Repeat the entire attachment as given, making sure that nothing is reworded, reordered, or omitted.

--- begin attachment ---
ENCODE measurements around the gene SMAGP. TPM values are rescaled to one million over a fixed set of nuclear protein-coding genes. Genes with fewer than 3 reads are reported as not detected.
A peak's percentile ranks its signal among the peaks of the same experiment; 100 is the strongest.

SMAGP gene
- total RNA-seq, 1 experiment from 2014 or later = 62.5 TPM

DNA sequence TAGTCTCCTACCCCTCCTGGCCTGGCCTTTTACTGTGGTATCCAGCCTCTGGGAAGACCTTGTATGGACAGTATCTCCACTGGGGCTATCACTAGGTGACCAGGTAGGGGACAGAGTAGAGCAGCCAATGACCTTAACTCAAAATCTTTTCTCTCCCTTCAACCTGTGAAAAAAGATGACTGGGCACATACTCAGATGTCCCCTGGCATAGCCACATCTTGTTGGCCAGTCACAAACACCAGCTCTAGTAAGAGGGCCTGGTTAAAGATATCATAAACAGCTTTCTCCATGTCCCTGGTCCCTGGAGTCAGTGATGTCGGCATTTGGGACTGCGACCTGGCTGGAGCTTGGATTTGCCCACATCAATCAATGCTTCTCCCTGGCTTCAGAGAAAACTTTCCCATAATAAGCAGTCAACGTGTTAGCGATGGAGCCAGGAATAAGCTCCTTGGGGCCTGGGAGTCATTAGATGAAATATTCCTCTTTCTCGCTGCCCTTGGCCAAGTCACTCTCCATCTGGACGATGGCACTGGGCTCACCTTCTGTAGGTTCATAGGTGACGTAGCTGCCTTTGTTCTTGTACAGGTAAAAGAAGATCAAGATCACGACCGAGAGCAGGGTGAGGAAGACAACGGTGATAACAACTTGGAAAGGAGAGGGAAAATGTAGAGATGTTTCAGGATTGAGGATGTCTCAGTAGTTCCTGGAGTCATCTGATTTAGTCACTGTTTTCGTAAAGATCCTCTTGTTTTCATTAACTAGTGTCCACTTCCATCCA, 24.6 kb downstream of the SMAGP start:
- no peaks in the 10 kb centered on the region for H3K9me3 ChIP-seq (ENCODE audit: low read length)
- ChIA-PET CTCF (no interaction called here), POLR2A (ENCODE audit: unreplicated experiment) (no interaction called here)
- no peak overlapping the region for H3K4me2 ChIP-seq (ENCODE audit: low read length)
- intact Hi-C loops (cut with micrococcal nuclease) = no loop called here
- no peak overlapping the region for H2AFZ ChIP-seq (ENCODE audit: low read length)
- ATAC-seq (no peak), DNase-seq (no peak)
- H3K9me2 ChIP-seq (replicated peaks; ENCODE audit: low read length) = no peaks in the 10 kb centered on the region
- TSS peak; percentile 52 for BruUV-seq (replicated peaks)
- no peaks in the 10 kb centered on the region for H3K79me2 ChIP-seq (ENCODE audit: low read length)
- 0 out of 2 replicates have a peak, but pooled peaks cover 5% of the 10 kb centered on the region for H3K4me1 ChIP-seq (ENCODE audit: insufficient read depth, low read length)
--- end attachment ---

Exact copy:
ENCODE measurements around the gene SMAGP. TPM values are rescaled to one million over a fixed set of nuclear protein-coding genes. Genes with fewer than 3 reads are reported as not detected.
A peak's percentile ranks its signal among the peaks of the same experiment; 100 is the strongest.

SMAGP gene
- total RNA-seq, 1 experiment from 2014 or later = 62.5 TPM

DNA sequence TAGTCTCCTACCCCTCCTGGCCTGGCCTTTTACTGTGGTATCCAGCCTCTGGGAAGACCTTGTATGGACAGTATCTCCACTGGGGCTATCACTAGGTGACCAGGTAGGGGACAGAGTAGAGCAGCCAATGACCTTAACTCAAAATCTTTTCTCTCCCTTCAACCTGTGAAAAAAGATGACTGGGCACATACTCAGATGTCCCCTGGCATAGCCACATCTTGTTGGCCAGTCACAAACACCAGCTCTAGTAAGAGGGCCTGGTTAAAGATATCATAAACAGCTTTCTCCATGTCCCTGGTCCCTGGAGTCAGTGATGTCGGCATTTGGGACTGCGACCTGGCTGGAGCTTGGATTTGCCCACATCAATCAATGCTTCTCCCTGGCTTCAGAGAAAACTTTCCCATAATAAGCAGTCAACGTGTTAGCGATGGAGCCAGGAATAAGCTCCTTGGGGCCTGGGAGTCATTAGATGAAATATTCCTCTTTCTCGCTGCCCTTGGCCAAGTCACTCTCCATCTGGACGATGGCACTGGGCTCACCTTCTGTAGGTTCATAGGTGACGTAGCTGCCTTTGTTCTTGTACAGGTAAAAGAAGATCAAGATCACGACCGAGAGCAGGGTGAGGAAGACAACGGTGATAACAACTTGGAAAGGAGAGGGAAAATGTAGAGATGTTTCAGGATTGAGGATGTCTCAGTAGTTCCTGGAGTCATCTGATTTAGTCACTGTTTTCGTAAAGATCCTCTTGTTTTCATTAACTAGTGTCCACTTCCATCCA, 24.6 kb downstream of the SMAGP start:
- no peaks in the 10 kb centered on the region for H3K9me3 ChIP-seq (ENCODE audit: low read length)
- ChIA-PET CTCF (no interaction called here), POLR2A (ENCODE audit: unreplicated experiment) (no interaction called here)
- no peak overlapping the region for H3K4me2 ChIP-seq (ENCODE audit: low read length)
- intact Hi-C loops (cut with micrococcal nuclease) = no loop called here
- no peak overlapping the region for H2AFZ ChIP-seq (ENCODE audit: low read length)
- ATAC-seq (no peak), DNase-seq (no peak)
- H3K9me2 ChIP-seq (replicated peaks; ENCODE audit: low read length) = no peaks in the 10 kb centered on the region
- TSS peak; percentile 52 for BruUV-seq (replicated peaks)
- no peaks in the 10 kb centered on the region for H3K79me2 ChIP-seq (ENCODE audit: low read length)
- 0 out of 2 replicates have a peak, but pooled peaks cover 5% of the 10 kb centered on the region for H3K4me1 ChIP-seq (ENCODE audit: insufficient read depth, low read length)